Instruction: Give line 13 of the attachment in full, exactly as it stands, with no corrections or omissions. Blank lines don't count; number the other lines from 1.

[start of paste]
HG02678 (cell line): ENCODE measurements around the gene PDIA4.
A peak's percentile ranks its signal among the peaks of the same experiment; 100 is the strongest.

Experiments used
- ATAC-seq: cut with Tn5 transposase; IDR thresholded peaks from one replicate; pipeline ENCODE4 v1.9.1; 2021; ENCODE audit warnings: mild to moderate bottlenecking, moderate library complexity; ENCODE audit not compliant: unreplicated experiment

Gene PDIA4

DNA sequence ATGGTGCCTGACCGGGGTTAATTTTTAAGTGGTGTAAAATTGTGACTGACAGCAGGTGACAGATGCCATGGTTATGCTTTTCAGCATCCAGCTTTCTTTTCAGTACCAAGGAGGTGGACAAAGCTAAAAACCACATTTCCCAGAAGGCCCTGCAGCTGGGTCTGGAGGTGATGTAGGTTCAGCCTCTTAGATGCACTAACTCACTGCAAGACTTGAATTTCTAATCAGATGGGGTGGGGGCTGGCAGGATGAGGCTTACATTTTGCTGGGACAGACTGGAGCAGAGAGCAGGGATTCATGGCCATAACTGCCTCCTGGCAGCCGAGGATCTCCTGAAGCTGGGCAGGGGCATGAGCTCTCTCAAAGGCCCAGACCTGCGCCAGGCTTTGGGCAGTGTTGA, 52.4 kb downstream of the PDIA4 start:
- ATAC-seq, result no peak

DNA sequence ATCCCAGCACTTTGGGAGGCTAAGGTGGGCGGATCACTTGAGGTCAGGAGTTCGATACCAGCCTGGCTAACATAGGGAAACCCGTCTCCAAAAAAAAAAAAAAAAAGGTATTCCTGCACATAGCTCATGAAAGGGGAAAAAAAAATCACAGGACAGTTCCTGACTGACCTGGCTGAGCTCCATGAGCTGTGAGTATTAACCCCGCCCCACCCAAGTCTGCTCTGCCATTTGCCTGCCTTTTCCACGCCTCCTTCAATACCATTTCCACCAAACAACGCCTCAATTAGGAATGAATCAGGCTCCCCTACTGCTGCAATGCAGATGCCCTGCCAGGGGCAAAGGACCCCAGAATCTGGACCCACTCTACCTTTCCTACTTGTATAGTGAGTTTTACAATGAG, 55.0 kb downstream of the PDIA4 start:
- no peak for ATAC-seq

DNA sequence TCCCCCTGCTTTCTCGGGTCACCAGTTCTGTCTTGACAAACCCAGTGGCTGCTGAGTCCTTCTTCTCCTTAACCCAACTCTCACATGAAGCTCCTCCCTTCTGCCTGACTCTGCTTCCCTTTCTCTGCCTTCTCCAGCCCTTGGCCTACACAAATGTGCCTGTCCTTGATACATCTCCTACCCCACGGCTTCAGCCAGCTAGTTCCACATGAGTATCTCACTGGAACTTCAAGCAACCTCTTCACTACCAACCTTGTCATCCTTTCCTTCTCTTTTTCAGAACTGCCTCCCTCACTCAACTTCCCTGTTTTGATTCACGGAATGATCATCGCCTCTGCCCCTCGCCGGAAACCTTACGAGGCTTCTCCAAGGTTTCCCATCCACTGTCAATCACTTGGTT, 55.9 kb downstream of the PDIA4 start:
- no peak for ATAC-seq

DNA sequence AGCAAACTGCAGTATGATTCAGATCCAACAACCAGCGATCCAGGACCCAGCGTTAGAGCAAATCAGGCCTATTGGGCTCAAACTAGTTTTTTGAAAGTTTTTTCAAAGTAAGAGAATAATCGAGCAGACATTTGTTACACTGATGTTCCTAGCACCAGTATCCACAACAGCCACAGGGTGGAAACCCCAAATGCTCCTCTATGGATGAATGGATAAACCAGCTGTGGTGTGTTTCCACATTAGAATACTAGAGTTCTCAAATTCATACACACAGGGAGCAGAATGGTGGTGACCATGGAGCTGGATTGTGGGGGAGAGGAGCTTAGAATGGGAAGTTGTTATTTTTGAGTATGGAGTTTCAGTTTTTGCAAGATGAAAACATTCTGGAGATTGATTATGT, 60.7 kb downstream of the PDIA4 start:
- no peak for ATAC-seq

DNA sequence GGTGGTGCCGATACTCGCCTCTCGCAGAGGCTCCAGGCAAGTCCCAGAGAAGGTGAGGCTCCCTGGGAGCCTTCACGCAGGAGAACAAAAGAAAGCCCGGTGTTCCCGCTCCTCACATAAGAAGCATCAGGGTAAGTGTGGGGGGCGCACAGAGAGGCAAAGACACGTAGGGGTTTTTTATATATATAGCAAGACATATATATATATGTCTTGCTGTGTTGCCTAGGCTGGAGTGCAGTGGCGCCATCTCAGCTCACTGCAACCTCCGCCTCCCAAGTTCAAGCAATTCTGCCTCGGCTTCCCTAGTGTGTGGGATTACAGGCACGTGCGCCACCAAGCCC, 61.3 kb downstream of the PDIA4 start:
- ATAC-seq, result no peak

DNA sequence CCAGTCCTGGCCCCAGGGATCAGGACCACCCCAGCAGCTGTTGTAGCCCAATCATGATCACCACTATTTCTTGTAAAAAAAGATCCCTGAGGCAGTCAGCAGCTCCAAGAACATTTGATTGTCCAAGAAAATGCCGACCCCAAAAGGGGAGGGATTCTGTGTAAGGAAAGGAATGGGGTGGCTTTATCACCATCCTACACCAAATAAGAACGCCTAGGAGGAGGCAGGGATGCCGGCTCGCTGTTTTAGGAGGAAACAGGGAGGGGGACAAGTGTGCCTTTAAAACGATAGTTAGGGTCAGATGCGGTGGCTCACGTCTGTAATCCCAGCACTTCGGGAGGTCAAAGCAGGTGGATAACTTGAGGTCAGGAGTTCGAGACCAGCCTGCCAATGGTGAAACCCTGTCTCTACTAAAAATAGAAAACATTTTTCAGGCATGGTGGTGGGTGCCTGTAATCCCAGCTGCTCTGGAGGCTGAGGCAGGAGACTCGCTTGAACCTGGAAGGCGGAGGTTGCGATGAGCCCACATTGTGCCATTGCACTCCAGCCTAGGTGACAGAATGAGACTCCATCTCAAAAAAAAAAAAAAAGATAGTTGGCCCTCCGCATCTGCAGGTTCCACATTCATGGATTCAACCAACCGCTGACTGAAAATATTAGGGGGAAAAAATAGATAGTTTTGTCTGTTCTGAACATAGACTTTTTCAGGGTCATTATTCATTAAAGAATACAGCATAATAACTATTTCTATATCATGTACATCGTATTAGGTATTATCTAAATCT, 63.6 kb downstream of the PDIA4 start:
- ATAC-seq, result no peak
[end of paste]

- no peak for ATAC-seq